- Fatty acids
It has been described that supplementation with fish oil and soybean oil (in a 3.9% of the diet) during the last 90 days of pregnancy until weaning results in a significant increase in fat content and immunoglobulins IgG and IgM in colostrum, leading to an increase of the litter size, survival rate and weight of the piglets at weaning.
- Proteins and amino acids
It is estimated that gilts need 10 to 13 g / day of standardized ileal digestible lysine (DIS) during early pregnancy and up to 17-18 g / day in late gestation (Zhang et al, 2011).
Likewise, the contribution of optimal threonine during early pregnancy is estimated between 4 and 7 g / day and between 11 and 15 g / day in late gestation.
Isoleucine is also considered a limiting amino acid in typical diets based on cornmeal and soybean. The requirement of isoleucine for multiparous sows increases more than double from early to late gestation (from 3.6 to 9.7 g / day, respectively) and is necessary for the development of breast tissue and fetal growth in the last stage of pregnancy (Franco et al, 2013).
Piglets of sows fed diets high in fiber (up to 40%) based on pectin residues or sugar beet pulp have a higher consumption of colostrum, a greater weight during the period of colostrum intake (Theil et al, 2014), and lower mortality rate (Louis et, 2013).
For example, vitamin E (or α-tocopherol) is a nutrient of critical importance for all sows raised in confinement. Vitamin E is not synthesized by the body, therefore, all sows require dietary sources of vitamin E to meet their metabolic needs. The newborn pig is deficient in vitamin E due to the low placental transfer, and therefore, totally dependent on colostrum and milk for its obtention (Lauridsen et al, 2002).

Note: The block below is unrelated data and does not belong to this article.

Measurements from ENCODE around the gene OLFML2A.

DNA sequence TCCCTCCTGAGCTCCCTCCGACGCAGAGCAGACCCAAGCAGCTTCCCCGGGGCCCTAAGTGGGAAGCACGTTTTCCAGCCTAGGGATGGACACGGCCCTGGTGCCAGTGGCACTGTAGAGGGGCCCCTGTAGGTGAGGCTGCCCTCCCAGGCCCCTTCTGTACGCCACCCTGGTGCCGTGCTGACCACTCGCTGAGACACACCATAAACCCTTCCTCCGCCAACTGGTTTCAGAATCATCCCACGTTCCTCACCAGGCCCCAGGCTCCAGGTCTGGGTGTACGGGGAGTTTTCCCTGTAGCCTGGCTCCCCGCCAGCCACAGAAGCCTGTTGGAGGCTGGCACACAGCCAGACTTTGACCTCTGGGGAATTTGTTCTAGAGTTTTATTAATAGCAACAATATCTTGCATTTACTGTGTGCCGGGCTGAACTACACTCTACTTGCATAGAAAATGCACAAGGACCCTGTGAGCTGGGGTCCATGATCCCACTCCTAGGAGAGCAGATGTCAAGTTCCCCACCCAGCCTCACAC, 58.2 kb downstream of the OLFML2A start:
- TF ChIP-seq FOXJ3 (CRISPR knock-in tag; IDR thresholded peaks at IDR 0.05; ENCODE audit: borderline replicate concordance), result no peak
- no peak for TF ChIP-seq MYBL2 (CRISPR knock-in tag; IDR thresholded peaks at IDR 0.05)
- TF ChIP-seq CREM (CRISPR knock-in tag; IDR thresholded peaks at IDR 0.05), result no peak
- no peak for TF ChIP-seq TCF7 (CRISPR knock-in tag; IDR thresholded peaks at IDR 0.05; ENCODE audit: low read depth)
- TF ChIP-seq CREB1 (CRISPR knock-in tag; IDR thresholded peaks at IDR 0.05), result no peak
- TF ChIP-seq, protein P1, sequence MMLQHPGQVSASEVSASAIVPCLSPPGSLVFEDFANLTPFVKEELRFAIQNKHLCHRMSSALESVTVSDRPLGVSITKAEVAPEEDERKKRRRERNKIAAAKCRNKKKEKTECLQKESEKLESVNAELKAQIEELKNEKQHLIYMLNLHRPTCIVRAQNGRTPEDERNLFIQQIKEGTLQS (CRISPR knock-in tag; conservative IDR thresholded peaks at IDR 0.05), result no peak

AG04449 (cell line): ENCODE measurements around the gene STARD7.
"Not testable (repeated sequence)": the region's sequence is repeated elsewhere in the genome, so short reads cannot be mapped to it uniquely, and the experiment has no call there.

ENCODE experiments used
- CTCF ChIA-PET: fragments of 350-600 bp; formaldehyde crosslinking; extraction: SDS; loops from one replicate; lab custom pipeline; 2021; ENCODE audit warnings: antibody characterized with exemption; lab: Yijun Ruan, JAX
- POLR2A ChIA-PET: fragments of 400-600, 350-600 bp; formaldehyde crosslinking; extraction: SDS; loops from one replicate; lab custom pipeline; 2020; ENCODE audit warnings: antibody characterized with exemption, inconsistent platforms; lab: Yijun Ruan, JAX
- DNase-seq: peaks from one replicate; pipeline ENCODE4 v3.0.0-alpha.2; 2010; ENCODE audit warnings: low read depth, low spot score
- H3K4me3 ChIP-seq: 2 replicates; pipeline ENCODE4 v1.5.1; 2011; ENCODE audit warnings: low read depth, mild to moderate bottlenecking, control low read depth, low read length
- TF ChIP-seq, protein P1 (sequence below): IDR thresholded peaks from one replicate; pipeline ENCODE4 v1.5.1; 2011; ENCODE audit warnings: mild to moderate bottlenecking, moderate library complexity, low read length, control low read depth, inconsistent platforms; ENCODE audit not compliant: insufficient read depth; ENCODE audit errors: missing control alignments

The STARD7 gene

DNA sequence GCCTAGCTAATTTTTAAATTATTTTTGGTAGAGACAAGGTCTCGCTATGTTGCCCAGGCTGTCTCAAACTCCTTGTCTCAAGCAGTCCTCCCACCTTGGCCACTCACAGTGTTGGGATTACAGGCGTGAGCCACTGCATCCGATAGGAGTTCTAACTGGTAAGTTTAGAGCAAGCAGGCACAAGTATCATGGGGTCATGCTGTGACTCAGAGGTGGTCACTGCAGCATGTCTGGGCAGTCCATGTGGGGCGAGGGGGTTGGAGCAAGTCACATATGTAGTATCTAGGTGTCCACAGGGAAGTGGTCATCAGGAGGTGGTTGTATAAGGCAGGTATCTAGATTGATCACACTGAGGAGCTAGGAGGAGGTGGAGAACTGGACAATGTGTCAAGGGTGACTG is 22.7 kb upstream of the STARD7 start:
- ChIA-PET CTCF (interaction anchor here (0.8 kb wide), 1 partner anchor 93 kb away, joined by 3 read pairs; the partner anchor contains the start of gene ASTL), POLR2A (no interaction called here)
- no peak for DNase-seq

Sows fed a basal diet supplemented with additional vitamin E, with a total content of 250 IU / kg, have an increase in the concentrations of immunoglobulin G (IgG) and immunoglobulin A (IgA) in colostrum and have piglets with a higher daily gain average weight (ADG) and better humoral immunity, compared with sows fed a basal diet (Wang et al, 2017).
It has been shown that sows fed with yeast derivatives (YD) produce 23% more colostrum, and with a higher percentage of fat than sows without YD supplement. In addition, the consumption of colostrum of piglets of these sows is 13% higher than piglets of sows without dietary supplementation. Dietary supplementation with YD also results in an improvement in the productivity of the sows, by means of the significant increase in the average weight of the piglets and the subsequent weight at weaning (Shah et al, 2017)